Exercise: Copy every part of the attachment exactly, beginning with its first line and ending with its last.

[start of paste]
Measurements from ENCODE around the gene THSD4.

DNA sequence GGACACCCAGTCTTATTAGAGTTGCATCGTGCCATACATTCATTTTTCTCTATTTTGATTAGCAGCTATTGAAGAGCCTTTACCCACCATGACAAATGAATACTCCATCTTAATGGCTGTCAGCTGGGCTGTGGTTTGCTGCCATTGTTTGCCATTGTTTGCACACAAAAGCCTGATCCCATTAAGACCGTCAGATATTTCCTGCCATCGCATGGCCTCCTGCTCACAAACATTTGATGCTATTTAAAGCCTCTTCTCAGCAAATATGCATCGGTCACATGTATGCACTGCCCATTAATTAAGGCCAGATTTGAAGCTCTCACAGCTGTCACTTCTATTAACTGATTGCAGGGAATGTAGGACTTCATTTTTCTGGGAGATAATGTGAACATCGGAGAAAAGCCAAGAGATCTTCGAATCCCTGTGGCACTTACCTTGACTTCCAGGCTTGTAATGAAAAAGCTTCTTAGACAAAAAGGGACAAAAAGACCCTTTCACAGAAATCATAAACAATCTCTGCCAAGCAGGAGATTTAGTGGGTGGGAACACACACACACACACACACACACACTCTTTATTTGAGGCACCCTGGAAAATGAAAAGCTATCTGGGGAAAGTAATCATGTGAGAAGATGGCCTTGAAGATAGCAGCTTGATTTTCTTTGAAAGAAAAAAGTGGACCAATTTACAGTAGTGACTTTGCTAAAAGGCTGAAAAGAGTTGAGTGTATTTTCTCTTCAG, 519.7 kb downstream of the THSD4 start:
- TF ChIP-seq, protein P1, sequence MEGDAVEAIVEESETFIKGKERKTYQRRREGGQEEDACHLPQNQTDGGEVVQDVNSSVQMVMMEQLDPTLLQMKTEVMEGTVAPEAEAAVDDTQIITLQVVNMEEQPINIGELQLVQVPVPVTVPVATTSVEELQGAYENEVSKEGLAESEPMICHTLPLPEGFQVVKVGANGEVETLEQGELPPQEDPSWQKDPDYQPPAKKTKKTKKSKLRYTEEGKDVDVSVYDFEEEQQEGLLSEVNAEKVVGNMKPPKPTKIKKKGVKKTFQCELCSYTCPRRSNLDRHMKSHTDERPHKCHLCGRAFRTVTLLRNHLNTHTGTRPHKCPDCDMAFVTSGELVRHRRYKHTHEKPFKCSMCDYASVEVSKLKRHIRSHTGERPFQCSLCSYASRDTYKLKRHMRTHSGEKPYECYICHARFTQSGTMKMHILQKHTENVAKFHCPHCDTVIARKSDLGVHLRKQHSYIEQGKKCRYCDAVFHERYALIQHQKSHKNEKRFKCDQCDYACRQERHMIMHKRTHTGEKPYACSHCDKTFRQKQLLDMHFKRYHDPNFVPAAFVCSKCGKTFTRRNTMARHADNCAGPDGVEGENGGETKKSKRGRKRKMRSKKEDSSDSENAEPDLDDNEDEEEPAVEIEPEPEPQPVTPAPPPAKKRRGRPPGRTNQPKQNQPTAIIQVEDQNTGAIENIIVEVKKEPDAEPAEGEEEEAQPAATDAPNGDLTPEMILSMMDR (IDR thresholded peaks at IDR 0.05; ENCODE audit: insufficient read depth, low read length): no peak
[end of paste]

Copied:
Measurements from ENCODE around the gene THSD4.

DNA sequence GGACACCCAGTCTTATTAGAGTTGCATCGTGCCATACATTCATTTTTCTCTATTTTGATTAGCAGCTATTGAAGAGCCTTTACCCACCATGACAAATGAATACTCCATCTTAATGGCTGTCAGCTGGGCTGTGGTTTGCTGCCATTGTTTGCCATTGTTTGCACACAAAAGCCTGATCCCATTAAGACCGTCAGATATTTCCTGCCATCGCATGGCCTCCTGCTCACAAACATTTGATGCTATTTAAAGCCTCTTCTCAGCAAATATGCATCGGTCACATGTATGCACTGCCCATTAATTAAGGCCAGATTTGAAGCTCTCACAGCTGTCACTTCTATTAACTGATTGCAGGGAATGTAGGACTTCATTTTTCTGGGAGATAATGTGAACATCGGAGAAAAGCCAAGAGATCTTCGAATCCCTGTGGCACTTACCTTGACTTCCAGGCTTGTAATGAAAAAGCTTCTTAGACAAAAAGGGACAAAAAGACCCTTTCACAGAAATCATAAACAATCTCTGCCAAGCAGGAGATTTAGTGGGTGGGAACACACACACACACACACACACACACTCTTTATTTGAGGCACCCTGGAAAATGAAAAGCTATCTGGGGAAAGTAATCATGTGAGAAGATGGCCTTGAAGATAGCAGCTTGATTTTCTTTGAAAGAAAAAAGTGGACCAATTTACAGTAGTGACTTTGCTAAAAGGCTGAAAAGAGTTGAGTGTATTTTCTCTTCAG, 519.7 kb downstream of the THSD4 start:
- TF ChIP-seq, protein P1, sequence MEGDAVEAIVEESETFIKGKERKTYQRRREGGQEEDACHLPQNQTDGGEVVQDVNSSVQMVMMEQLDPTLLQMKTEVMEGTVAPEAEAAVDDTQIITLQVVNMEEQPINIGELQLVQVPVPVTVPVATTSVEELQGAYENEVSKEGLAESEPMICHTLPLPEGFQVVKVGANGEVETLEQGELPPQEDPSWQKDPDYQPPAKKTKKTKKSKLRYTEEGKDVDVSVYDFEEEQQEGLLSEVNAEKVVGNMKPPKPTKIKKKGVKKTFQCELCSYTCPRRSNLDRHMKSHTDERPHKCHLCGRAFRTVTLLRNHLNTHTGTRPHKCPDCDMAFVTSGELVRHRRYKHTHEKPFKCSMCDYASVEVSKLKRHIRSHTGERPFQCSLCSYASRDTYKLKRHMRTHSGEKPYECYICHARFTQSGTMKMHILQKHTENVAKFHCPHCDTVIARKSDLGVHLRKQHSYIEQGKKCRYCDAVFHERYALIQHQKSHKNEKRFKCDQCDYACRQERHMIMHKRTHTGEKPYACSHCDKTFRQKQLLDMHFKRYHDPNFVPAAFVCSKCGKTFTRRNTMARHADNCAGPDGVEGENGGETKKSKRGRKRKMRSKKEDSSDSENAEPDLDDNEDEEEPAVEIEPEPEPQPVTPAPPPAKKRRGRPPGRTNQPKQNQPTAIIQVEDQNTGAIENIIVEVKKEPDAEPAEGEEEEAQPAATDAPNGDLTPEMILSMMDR (IDR thresholded peaks at IDR 0.05; ENCODE audit: insufficient read depth, low read length): no peak